Tourniquet practice proven to improve survival in civilian trauma victims
07/03/2018 / By Carol Anderson / Comments
Tourniquet practice proven to improve survival in civilian trauma victims

The military has done a lot to protect the country and its people – a lot of its methods and techniques have been adapted and used in civilian medicine. In particular, the use of tourniquets to immediately arrest bleeding in the arms and legs has been shown to greatly increase a trauma victim’s odds of survival on the battlefield. A recent study in the Journal of the American College of Surgeons, however, suggests that it could also be beneficial in improving survival rates of civilian trauma victims.

Dr. Pedro Teixeria, the study’s lead author and a trauma surgeon at the University of Texas at Austin’s Dell Medical School, explained: “This is the first time that we were actually able to prove the survival benefit of using the tourniquet in the civilian population.”

For the study, 1,026 patients were evaluated by the Texas Tourniquet Study Group. Each one had a vascular injury – either on the arms or the legs – and were all admitted to urban Level 1 trauma centers (the highest level for trauma centers) in Texas from 2011 to 2016. Researchers found that in 17.6 percent of the cases, a tourniquet was applied before admission, while its use varied widely among the trauma centers. In total, 9.6 percent of patients had amputations, with 35.7 receiving a tourniquet. Researchers found that this greatly improved their survival rate, as those who were given a tourniquet had a mortality rate of 2.9 percent, compared with those who were not applied.

Shaking off a bad rep

In the past, the application of tourniquets on trauma victims was questioned due to a bad reputation it has earned. In some cases where the tourniquet was left in place too long, it cut off the circulation to the extremity for prolonged periods which is not a good thing. (Read: A prepper’s guide to applying and storing a tourniquet.)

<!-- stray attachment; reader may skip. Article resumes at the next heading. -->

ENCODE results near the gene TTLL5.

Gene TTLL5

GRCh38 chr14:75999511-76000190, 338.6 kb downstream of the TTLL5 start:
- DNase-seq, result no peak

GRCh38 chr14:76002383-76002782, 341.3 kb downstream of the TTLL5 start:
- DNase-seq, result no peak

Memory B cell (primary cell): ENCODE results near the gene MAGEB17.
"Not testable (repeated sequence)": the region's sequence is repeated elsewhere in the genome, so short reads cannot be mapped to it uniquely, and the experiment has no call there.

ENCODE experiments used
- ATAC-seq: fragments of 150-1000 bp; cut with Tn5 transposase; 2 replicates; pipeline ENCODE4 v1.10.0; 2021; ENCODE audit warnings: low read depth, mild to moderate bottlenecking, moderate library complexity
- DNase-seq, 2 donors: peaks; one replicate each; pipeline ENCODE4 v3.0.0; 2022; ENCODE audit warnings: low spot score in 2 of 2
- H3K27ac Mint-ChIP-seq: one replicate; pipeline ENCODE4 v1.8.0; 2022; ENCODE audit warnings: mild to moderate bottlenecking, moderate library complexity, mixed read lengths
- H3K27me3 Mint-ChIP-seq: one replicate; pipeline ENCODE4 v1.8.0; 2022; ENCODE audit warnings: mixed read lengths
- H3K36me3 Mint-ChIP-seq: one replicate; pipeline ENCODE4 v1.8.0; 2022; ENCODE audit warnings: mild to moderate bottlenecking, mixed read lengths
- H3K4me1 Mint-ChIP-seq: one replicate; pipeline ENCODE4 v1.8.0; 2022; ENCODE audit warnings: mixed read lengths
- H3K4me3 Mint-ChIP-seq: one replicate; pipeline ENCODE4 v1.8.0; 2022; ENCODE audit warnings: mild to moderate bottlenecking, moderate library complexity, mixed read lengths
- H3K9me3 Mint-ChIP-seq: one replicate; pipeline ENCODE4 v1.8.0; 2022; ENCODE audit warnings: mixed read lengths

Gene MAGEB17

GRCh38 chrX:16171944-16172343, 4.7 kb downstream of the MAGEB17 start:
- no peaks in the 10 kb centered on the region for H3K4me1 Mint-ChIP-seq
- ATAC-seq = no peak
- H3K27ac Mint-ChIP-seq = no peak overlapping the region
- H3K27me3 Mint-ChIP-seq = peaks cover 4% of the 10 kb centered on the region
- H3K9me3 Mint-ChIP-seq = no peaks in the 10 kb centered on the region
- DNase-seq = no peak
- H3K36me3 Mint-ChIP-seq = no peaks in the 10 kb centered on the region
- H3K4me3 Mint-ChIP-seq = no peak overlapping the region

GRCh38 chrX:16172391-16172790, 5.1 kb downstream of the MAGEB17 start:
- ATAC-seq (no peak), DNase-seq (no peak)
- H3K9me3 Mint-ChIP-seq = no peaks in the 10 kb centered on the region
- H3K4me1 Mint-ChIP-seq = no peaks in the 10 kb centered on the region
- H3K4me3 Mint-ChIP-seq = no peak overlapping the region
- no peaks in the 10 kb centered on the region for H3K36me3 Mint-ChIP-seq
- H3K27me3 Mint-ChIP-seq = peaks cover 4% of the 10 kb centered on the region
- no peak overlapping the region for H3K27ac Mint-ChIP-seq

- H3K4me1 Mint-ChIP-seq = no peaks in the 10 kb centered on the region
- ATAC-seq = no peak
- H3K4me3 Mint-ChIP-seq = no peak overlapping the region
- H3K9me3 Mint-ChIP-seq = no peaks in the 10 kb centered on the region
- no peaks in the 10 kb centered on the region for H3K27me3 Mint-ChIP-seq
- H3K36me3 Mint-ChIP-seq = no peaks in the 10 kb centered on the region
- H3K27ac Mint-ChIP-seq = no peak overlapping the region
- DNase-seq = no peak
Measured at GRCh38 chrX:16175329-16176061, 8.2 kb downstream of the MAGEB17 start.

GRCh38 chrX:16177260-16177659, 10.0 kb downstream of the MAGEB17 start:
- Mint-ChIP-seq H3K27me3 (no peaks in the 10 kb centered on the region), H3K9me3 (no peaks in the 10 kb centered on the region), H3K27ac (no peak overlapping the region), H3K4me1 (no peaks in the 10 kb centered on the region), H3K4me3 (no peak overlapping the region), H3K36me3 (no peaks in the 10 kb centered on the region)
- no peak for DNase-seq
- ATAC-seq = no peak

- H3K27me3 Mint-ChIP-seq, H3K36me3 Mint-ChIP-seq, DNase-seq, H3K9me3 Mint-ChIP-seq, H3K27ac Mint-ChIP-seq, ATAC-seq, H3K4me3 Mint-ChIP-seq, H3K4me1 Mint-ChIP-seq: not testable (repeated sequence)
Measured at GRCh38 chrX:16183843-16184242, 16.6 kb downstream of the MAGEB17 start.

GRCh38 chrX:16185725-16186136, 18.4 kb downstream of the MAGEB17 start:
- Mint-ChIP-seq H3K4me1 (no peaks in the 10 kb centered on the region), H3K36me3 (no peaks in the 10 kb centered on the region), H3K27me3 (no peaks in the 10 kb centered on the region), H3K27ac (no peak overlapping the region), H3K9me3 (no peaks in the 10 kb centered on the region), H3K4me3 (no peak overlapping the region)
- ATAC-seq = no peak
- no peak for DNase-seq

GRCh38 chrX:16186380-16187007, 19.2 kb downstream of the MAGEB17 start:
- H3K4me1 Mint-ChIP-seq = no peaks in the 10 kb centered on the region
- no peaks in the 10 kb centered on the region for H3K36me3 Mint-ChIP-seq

However, Teixeira explained, “What we learned from more recent conflicts in the Middle East is that when tourniquets are applied early and removed in a timely fashion and the definitive repair is performed, also in a timely fashion, they actually have a significant role in preventing death from severe blood loss from an extremity injury.”

He added the tourniquet method is best used in accidents caused by automobiles and motorcycles, and for pedestrians hit by vehicles, stab wounds, and gunshot wounds. The author expounded that in such incidents, a tourniquet can help stop the bleeding until the victim reaches a medical facility and get taken care of.

Ideally, for the method to be highly efficient, the person who will apply the tourniquet must be the fastest one who can deliver as tourniquets work best when applied immediately after the injury was sustained.

The U.S. government has launched a campaign called “Stop the Bleed” which promotes the training of normal civilians – in particular, bystanders – so they can assist in bleeding emergencies.

The low down on proper tourniquet application

Having the knowledge to properly apply a tourniquet is essential, as it can significantly increase a person’s chances of survival – including your own –in the event of a traumatic injury. Here are some things that you have to remember when faced with such an emergency.

  • Wear gloves to minimize the risk of infecting the wound. If these are not available, sanitize your hands before holding it.
  • Expose the open wound by cutting and removing any obstructing clothing on it.
  • Apply firm, direct pressure to the wound with a gauze or clean towel, washcloth or rag.
  • Look for anything which can be used as a tourniquet. These could be anywhere from belts, shoelaces, long sleeve shirts, to even backpack straps.
  • Get a torsion device to tighten the tourniquet. It could be anything long and stick-like.
  • Assess for possible shock.

It’s best to always be aware and have the knowledge on how to save oneself in case of an emergency. Head on to Preparedness.news today.

Sources include:

Newswise.com

ArtOfManliness.com

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